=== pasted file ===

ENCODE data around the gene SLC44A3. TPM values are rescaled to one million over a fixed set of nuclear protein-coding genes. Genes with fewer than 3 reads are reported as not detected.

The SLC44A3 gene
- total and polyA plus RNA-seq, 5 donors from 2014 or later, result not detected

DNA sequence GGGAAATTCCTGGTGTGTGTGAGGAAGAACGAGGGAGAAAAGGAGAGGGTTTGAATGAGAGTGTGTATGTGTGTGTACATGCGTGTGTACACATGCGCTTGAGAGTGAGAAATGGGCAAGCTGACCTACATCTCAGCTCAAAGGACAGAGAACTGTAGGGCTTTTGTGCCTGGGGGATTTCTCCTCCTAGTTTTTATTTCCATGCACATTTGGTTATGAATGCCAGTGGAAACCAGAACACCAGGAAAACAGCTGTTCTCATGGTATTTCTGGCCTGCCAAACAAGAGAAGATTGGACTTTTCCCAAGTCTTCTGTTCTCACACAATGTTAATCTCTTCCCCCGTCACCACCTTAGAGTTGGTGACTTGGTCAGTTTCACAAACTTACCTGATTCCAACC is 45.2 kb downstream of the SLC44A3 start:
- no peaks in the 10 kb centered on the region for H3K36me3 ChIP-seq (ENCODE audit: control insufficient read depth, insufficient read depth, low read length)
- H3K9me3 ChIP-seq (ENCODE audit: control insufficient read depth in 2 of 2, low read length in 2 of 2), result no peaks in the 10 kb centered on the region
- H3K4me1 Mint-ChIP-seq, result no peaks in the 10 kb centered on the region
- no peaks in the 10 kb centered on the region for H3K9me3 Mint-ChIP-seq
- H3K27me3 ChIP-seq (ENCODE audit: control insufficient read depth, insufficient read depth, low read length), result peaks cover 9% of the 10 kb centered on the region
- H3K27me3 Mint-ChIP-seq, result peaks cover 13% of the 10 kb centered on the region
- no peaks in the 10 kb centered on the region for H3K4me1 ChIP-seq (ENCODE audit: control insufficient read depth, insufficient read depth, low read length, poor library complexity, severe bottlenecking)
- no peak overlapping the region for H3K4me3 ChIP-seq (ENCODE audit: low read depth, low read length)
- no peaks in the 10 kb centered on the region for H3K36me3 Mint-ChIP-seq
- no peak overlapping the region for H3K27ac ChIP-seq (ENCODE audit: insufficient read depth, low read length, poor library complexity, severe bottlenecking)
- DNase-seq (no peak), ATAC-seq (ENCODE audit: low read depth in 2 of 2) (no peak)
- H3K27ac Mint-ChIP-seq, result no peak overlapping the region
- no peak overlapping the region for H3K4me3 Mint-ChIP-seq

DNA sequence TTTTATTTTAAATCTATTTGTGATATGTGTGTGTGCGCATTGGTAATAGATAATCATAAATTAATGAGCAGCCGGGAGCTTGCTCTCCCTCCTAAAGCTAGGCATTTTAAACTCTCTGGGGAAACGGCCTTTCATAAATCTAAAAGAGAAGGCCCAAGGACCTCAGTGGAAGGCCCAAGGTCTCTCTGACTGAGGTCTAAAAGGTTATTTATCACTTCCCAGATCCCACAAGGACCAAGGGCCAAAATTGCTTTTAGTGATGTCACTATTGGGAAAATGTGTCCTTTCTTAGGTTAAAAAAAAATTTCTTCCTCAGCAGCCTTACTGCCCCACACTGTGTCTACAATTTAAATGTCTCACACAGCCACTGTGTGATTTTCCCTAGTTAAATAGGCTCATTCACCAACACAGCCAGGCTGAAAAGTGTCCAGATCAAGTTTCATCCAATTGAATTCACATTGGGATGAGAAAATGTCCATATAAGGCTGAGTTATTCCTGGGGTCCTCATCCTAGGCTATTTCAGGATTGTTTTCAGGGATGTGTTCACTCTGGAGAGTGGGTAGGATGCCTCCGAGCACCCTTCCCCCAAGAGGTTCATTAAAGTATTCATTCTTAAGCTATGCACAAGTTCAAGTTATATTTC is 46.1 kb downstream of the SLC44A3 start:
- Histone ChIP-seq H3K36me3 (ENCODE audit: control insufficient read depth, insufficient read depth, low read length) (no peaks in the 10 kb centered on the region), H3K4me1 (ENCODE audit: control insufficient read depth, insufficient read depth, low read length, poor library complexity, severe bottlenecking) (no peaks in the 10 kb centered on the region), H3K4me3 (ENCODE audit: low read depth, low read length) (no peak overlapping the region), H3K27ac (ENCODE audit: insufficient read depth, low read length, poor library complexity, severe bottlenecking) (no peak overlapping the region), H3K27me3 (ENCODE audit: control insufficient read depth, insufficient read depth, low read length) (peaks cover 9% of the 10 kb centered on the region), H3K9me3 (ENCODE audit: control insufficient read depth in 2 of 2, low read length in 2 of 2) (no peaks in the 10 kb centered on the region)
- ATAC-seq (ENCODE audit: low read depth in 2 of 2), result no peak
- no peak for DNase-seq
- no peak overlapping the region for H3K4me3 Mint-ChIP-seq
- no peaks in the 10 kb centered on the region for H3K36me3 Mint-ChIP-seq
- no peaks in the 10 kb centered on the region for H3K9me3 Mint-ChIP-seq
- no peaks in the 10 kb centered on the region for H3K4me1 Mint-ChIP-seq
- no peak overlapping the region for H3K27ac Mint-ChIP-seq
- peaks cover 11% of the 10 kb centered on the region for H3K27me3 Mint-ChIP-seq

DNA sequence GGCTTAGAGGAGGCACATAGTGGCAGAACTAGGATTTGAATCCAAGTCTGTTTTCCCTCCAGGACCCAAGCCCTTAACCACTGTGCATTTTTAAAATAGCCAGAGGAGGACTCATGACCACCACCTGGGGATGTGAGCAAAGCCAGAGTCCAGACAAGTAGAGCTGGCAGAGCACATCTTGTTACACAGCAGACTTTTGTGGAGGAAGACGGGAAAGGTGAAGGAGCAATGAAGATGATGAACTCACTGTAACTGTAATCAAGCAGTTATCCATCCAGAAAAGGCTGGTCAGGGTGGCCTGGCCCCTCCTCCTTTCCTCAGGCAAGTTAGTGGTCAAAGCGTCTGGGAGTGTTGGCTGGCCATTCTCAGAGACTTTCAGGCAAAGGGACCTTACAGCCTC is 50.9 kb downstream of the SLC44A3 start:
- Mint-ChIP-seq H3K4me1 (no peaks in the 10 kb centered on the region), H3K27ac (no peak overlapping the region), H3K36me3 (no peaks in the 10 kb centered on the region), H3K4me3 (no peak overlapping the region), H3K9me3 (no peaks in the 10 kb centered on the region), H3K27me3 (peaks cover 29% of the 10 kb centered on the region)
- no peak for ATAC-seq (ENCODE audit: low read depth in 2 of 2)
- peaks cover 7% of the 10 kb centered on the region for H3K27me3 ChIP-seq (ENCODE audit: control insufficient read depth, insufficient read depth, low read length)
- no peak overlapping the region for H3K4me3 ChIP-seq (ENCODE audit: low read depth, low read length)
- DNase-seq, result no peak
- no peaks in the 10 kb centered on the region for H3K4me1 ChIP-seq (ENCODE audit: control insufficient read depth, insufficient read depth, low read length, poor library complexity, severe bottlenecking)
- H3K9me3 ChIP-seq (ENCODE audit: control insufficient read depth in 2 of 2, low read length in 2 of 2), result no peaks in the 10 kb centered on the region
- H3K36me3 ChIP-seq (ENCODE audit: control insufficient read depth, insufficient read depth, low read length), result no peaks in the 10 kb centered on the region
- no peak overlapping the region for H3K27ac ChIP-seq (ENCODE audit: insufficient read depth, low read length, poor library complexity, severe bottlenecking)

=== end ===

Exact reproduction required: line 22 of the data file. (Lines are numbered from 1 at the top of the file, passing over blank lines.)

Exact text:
- no peak overlapping the region for H3K4me3 Mint-ChIP-seq